As you read The Lost City of Z you begin to form the opinion that "dead" is the only possible outcome for anyone foolish enough to set foot in the jungle. Grann's descriptions of the jungle's deprivations felt to me like watching a David Attenborough nature program in Feel-o-vision...every sting, bite and virulent disease feels like its invading your body. I itched unconsciously at every mention of the ubiquitous insects. I swore my skin creeped and I could feel a fever coming on. So, if you've got Indiana Jones aspirations, this is the cure!

Exposing The FBI...Sort Of

The Secrets of the FBIThe Secrets of the FBI by Ronald Kessler
Reviewed by Jason Koivu
My rating: 4 of 5 stars

Well, they ain't secrets no more!

And were they secrets in the first place? I guess "technically," but if we're being honest, come on, some of this stuff is just silly. Kessler tosses the FBI some grapefruits right up front in this one, giving the reader little vignettes of instances where the Bureau came away with mud on their face. It's like viewing their blooper reel: Agents foiled by cats and in-and-out jobs gone haywire by zany hijinks. *cue the laugh track!* I didn't have much hope for this one right off the bat.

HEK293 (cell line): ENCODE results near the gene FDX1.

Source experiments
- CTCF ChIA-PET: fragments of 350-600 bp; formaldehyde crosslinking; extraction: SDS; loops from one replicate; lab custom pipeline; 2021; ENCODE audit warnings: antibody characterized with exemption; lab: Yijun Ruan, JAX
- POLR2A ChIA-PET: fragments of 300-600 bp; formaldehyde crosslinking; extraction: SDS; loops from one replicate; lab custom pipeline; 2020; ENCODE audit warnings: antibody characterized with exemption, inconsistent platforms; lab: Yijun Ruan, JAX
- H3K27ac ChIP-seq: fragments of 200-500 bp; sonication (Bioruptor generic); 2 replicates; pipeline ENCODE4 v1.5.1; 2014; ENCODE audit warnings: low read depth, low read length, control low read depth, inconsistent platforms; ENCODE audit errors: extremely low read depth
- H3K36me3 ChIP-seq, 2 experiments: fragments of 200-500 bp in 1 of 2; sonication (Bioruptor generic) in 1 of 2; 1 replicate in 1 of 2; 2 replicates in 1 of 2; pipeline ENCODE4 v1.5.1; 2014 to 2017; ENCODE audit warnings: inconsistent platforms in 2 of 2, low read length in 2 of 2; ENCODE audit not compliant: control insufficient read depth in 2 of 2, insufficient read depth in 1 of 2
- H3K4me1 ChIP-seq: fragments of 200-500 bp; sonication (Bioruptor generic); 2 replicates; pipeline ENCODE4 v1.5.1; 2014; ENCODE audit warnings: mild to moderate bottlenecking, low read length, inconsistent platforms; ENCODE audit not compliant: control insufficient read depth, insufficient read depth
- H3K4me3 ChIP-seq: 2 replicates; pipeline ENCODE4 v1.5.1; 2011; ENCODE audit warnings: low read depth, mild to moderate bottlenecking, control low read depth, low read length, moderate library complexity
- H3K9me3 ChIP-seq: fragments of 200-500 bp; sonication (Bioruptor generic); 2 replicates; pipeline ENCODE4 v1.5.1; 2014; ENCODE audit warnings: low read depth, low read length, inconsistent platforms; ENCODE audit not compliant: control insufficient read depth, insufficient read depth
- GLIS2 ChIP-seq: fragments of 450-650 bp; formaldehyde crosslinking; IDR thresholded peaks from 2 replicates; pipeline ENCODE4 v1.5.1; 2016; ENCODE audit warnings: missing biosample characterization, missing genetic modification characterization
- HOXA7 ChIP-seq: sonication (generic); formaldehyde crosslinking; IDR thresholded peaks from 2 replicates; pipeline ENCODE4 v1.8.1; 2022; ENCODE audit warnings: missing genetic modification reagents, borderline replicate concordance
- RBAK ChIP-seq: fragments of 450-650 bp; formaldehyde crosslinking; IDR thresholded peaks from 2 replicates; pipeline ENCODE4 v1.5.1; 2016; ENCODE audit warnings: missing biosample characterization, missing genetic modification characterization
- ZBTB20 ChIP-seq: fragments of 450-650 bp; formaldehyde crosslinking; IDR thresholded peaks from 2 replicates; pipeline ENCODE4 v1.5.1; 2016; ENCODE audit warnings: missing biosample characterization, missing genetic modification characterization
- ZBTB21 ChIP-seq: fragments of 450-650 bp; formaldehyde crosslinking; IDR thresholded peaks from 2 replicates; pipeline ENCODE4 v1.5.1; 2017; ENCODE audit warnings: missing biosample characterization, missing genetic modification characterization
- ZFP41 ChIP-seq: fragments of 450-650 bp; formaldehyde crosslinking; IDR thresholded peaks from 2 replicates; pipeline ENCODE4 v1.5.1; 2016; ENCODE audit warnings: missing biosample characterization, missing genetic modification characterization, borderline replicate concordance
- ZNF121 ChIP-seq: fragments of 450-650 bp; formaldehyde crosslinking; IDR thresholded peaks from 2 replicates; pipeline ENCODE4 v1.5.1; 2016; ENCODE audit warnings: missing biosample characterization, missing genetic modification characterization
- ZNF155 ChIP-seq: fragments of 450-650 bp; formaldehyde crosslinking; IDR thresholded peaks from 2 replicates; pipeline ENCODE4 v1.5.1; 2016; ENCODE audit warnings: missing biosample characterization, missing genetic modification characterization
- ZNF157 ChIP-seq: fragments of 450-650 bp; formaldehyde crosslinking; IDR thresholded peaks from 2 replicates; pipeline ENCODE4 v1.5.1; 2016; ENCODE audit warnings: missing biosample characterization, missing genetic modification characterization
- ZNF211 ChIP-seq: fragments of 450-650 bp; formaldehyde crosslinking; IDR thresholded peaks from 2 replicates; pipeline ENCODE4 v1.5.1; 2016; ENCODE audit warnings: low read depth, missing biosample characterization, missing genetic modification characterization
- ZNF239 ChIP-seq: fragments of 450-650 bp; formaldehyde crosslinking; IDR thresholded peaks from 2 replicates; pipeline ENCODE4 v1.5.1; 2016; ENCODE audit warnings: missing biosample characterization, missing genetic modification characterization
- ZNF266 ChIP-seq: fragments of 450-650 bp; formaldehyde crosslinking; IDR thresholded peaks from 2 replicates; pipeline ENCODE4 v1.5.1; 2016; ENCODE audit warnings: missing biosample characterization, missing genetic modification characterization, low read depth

But eventually it comes around. Kessler hits his stride when he starts in on the pros and cons of each of the Bureau's Directors: Hoover's suspicious denial of the mafia's existence; Freeh's technophobia; Sessions allowing his wife and her friends complete security clearance and access within FBI Headquarters. Many interesting how-to tidbits regarding their techniques are told via entertaining anecdotes. Kessler gives a rundown of how the FBI responded to major national events (Waco, 9/11, etc), not allows showing them in a positive light.

Overall though, The Secrets of the FBI maintains a balance, reporting equally on the good and bad of the FBI's checkered past, and it does so in an engaging manner that may not be as exciting or biting as some wish it to be. However, for those of us with a passing interest, it's a good read for sure!